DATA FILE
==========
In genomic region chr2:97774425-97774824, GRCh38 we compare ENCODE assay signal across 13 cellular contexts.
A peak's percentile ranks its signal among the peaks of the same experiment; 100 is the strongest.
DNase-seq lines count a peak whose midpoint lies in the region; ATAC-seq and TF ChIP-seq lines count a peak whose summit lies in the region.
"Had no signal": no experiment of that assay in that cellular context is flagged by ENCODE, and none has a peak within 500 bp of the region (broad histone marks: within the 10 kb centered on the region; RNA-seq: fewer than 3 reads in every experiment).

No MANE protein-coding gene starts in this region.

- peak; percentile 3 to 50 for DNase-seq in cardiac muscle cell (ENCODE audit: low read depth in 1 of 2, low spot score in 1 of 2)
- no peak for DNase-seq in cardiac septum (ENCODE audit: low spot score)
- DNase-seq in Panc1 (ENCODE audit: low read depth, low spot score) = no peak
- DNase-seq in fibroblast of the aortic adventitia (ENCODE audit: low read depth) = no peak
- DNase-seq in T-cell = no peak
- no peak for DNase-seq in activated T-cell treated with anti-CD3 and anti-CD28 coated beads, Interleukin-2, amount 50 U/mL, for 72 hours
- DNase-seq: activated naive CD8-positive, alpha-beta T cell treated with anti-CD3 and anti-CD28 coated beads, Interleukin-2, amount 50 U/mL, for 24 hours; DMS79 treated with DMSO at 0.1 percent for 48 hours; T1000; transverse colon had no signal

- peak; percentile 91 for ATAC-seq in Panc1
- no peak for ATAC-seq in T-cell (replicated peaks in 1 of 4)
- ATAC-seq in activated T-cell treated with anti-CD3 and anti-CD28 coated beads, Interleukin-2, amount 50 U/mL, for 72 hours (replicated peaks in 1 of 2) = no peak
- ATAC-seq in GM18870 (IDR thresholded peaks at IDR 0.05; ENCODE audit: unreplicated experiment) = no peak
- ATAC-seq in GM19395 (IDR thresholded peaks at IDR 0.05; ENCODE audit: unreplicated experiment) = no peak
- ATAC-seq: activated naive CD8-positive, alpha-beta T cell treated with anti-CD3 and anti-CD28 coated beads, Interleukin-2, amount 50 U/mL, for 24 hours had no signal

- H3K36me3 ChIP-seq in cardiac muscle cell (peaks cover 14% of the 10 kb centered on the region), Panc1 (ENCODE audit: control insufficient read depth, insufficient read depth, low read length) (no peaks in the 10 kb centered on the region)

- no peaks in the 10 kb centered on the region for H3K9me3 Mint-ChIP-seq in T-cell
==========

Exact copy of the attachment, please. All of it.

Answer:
In genomic region chr2:97774425-97774824, GRCh38 we compare ENCODE assay signal across 13 cellular contexts.
A peak's percentile ranks its signal among the peaks of the same experiment; 100 is the strongest.
DNase-seq lines count a peak whose midpoint lies in the region; ATAC-seq and TF ChIP-seq lines count a peak whose summit lies in the region.
"Had no signal": no experiment of that assay in that cellular context is flagged by ENCODE, and none has a peak within 500 bp of the region (broad histone marks: within the 10 kb centered on the region; RNA-seq: fewer than 3 reads in every experiment).

No MANE protein-coding gene starts in this region.

- peak; percentile 3 to 50 for DNase-seq in cardiac muscle cell (ENCODE audit: low read depth in 1 of 2, low spot score in 1 of 2)
- no peak for DNase-seq in cardiac septum (ENCODE audit: low spot score)
- DNase-seq in Panc1 (ENCODE audit: low read depth, low spot score) = no peak
- DNase-seq in fibroblast of the aortic adventitia (ENCODE audit: low read depth) = no peak
- DNase-seq in T-cell = no peak
- no peak for DNase-seq in activated T-cell treated with anti-CD3 and anti-CD28 coated beads, Interleukin-2, amount 50 U/mL, for 72 hours
- DNase-seq: activated naive CD8-positive, alpha-beta T cell treated with anti-CD3 and anti-CD28 coated beads, Interleukin-2, amount 50 U/mL, for 24 hours; DMS79 treated with DMSO at 0.1 percent for 48 hours; T1000; transverse colon had no signal

- peak; percentile 91 for ATAC-seq in Panc1
- no peak for ATAC-seq in T-cell (replicated peaks in 1 of 4)
- ATAC-seq in activated T-cell treated with anti-CD3 and anti-CD28 coated beads, Interleukin-2, amount 50 U/mL, for 72 hours (replicated peaks in 1 of 2) = no peak
- ATAC-seq in GM18870 (IDR thresholded peaks at IDR 0.05; ENCODE audit: unreplicated experiment) = no peak
- ATAC-seq in GM19395 (IDR thresholded peaks at IDR 0.05; ENCODE audit: unreplicated experiment) = no peak
- ATAC-seq: activated naive CD8-positive, alpha-beta T cell treated with anti-CD3 and anti-CD28 coated beads, Interleukin-2, amount 50 U/mL, for 24 hours had no signal

- H3K36me3 ChIP-seq in cardiac muscle cell (peaks cover 14% of the 10 kb centered on the region), Panc1 (ENCODE audit: control insufficient read depth, insufficient read depth, low read length) (no peaks in the 10 kb centered on the region)

- no peaks in the 10 kb centered on the region for H3K9me3 Mint-ChIP-seq in T-cell